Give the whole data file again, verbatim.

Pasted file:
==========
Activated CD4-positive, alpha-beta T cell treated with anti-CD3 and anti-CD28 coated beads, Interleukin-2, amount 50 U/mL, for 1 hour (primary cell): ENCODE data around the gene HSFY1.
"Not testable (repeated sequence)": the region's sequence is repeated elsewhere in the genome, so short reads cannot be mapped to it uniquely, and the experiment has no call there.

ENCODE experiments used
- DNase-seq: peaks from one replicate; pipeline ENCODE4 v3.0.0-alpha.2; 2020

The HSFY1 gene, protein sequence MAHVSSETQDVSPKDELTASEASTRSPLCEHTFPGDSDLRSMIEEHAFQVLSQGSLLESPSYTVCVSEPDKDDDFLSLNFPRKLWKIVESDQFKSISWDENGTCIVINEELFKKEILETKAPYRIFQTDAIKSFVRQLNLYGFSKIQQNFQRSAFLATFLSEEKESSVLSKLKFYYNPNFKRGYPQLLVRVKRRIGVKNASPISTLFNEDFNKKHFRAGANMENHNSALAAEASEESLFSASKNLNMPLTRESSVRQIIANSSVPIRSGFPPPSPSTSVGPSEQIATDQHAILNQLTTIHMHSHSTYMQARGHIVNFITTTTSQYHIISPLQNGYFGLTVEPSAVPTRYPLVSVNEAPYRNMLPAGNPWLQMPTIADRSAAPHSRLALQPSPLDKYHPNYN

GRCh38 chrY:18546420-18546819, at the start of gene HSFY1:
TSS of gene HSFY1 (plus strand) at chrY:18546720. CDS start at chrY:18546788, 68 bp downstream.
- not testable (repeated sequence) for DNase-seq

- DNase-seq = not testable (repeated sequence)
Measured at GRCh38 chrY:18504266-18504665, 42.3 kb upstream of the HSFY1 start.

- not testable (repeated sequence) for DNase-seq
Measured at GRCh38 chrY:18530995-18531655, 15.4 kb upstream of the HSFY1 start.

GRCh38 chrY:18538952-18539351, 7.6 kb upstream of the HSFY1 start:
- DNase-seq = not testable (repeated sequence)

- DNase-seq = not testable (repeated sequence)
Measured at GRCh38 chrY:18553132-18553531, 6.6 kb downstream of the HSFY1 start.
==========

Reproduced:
Activated CD4-positive, alpha-beta T cell treated with anti-CD3 and anti-CD28 coated beads, Interleukin-2, amount 50 U/mL, for 1 hour (primary cell): ENCODE data around the gene HSFY1.
"Not testable (repeated sequence)": the region's sequence is repeated elsewhere in the genome, so short reads cannot be mapped to it uniquely, and the experiment has no call there.

ENCODE experiments used
- DNase-seq: peaks from one replicate; pipeline ENCODE4 v3.0.0-alpha.2; 2020

The HSFY1 gene, protein sequence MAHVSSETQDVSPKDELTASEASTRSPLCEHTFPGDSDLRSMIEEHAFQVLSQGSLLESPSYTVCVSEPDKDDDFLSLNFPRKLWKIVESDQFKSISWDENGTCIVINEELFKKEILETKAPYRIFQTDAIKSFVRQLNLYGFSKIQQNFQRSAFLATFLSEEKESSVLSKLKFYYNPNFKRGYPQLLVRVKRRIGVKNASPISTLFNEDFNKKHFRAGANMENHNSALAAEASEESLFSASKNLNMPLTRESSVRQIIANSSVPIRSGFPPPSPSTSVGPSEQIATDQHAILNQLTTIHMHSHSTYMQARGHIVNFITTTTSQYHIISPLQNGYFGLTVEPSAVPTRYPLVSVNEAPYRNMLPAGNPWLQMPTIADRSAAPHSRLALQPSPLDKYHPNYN

GRCh38 chrY:18546420-18546819, at the start of gene HSFY1:
TSS of gene HSFY1 (plus strand) at chrY:18546720. CDS start at chrY:18546788, 68 bp downstream.
- not testable (repeated sequence) for DNase-seq

- DNase-seq = not testable (repeated sequence)
Measured at GRCh38 chrY:18504266-18504665, 42.3 kb upstream of the HSFY1 start.

- not testable (repeated sequence) for DNase-seq
Measured at GRCh38 chrY:18530995-18531655, 15.4 kb upstream of the HSFY1 start.

GRCh38 chrY:18538952-18539351, 7.6 kb upstream of the HSFY1 start:
- DNase-seq = not testable (repeated sequence)

- DNase-seq = not testable (repeated sequence)
Measured at GRCh38 chrY:18553132-18553531, 6.6 kb downstream of the HSFY1 start.